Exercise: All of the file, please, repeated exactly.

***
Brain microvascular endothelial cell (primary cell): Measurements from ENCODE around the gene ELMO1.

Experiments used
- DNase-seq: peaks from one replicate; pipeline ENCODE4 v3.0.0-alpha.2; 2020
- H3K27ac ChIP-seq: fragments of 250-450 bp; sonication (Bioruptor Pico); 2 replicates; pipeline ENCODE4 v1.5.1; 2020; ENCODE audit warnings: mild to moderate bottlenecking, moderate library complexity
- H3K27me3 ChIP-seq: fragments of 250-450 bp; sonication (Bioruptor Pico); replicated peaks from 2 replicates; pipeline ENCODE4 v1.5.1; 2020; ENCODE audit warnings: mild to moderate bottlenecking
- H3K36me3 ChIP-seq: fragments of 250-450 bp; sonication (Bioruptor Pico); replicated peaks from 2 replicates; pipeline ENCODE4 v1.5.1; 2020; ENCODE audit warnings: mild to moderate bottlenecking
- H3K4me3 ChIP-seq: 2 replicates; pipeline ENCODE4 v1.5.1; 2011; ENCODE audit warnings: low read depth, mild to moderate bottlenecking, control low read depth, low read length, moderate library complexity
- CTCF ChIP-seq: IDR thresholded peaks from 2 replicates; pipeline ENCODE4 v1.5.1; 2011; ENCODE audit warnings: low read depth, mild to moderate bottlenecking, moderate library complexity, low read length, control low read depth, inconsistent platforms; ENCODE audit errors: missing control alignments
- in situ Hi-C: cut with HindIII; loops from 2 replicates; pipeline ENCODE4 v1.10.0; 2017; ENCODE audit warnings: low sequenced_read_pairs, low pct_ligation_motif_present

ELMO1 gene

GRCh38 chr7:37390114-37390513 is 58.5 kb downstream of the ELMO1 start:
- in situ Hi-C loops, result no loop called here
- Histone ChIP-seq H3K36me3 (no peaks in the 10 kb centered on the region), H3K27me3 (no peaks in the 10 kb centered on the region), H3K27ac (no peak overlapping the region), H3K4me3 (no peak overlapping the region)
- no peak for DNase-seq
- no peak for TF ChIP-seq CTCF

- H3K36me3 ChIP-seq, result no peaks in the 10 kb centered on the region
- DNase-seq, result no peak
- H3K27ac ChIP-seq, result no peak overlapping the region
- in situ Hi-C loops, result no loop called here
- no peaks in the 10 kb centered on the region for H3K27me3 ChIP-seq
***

Brain microvascular endothelial cell (primary cell): Measurements from ENCODE around the gene ELMO1.

Experiments used
- DNase-seq: peaks from one replicate; pipeline ENCODE4 v3.0.0-alpha.2; 2020
- H3K27ac ChIP-seq: fragments of 250-450 bp; sonication (Bioruptor Pico); 2 replicates; pipeline ENCODE4 v1.5.1; 2020; ENCODE audit warnings: mild to moderate bottlenecking, moderate library complexity
- H3K27me3 ChIP-seq: fragments of 250-450 bp; sonication (Bioruptor Pico); replicated peaks from 2 replicates; pipeline ENCODE4 v1.5.1; 2020; ENCODE audit warnings: mild to moderate bottlenecking
- H3K36me3 ChIP-seq: fragments of 250-450 bp; sonication (Bioruptor Pico); replicated peaks from 2 replicates; pipeline ENCODE4 v1.5.1; 2020; ENCODE audit warnings: mild to moderate bottlenecking
- H3K4me3 ChIP-seq: 2 replicates; pipeline ENCODE4 v1.5.1; 2011; ENCODE audit warnings: low read depth, mild to moderate bottlenecking, control low read depth, low read length, moderate library complexity
- CTCF ChIP-seq: IDR thresholded peaks from 2 replicates; pipeline ENCODE4 v1.5.1; 2011; ENCODE audit warnings: low read depth, mild to moderate bottlenecking, moderate library complexity, low read length, control low read depth, inconsistent platforms; ENCODE audit errors: missing control alignments
- in situ Hi-C: cut with HindIII; loops from 2 replicates; pipeline ENCODE4 v1.10.0; 2017; ENCODE audit warnings: low sequenced_read_pairs, low pct_ligation_motif_present

ELMO1 gene

GRCh38 chr7:37390114-37390513 is 58.5 kb downstream of the ELMO1 start:
- in situ Hi-C loops, result no loop called here
- Histone ChIP-seq H3K36me3 (no peaks in the 10 kb centered on the region), H3K27me3 (no peaks in the 10 kb centered on the region), H3K27ac (no peak overlapping the region), H3K4me3 (no peak overlapping the region)
- no peak for DNase-seq
- no peak for TF ChIP-seq CTCF

- H3K36me3 ChIP-seq, result no peaks in the 10 kb centered on the region
- DNase-seq, result no peak
- H3K27ac ChIP-seq, result no peak overlapping the region
- in situ Hi-C loops, result no loop called here
- no peaks in the 10 kb centered on the region for H3K27me3 ChIP-seq